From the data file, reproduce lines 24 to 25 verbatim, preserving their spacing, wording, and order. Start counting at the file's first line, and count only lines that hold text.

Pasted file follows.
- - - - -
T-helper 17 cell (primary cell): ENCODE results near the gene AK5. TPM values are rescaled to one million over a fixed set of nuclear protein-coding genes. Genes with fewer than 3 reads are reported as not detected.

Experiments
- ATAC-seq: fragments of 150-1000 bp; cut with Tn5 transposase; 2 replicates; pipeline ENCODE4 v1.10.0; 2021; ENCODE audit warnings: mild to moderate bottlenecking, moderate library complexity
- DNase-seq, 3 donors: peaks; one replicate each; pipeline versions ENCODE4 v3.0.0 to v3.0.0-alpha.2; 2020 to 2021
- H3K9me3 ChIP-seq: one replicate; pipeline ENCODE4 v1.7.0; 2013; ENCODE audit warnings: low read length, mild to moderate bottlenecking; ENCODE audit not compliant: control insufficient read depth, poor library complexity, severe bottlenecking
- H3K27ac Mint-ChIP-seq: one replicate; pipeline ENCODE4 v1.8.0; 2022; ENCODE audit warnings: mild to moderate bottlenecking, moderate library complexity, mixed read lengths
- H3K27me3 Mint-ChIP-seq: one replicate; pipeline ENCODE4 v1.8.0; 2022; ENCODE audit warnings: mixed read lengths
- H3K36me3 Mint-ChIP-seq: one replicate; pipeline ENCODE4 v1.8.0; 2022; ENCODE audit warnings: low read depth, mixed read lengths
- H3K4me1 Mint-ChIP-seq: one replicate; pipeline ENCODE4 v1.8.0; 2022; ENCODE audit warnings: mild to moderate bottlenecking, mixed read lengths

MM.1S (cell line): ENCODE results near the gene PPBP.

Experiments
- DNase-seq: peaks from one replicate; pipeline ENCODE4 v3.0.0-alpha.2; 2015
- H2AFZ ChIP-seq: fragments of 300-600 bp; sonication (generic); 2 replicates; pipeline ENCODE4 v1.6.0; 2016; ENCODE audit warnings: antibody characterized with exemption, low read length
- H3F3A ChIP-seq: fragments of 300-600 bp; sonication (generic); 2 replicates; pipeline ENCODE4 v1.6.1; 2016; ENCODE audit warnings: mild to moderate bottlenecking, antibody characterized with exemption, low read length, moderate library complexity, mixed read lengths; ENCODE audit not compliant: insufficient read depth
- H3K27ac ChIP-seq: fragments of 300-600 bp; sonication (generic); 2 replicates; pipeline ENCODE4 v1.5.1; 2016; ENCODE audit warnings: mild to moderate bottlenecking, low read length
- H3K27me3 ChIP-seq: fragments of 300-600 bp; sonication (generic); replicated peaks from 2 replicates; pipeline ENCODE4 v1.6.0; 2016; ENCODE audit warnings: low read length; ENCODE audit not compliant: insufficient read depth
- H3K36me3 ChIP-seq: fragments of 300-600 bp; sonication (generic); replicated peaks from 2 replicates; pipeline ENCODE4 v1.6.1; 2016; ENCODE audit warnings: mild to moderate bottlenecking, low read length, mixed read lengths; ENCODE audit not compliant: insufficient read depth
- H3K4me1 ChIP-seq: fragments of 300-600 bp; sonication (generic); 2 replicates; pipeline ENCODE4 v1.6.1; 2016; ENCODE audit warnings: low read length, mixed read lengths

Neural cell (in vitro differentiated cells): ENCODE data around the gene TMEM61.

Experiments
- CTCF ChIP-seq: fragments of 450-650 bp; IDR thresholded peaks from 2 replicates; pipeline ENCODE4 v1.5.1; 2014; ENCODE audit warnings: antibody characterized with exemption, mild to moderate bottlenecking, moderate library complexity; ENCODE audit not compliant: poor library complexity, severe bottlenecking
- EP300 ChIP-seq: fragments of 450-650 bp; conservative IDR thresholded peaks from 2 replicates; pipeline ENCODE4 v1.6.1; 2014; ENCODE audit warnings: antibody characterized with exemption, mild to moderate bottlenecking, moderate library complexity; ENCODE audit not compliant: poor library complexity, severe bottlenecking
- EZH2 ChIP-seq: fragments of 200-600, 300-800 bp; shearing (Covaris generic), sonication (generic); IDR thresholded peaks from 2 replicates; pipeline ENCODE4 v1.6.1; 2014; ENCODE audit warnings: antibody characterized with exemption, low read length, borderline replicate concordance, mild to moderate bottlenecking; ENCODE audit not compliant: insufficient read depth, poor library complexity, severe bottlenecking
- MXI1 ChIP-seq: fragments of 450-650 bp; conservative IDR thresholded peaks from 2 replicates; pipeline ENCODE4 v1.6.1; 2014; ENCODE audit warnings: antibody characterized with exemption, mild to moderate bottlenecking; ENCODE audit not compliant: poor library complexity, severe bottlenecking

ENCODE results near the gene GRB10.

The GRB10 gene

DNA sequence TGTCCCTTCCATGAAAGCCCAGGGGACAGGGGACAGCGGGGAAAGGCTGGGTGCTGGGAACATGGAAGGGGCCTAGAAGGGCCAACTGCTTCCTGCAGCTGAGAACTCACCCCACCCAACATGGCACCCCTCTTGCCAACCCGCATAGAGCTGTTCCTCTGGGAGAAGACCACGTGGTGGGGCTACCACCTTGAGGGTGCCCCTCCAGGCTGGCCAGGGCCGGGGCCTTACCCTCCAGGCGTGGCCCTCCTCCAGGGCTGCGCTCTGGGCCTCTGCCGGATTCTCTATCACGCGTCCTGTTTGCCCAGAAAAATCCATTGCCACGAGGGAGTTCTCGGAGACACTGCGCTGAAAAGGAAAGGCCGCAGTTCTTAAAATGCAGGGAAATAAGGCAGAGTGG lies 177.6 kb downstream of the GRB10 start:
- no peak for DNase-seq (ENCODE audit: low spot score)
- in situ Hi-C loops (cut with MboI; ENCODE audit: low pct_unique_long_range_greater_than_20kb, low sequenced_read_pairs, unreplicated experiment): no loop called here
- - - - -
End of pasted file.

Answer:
- MXI1 ChIP-seq: fragments of 450-650 bp; conservative IDR thresholded peaks from 2 replicates; pipeline ENCODE4 v1.6.1; 2014; ENCODE audit warnings: antibody characterized with exemption, mild to moderate bottlenecking; ENCODE audit not compliant: poor library complexity, severe bottlenecking

ENCODE results near the gene GRB10.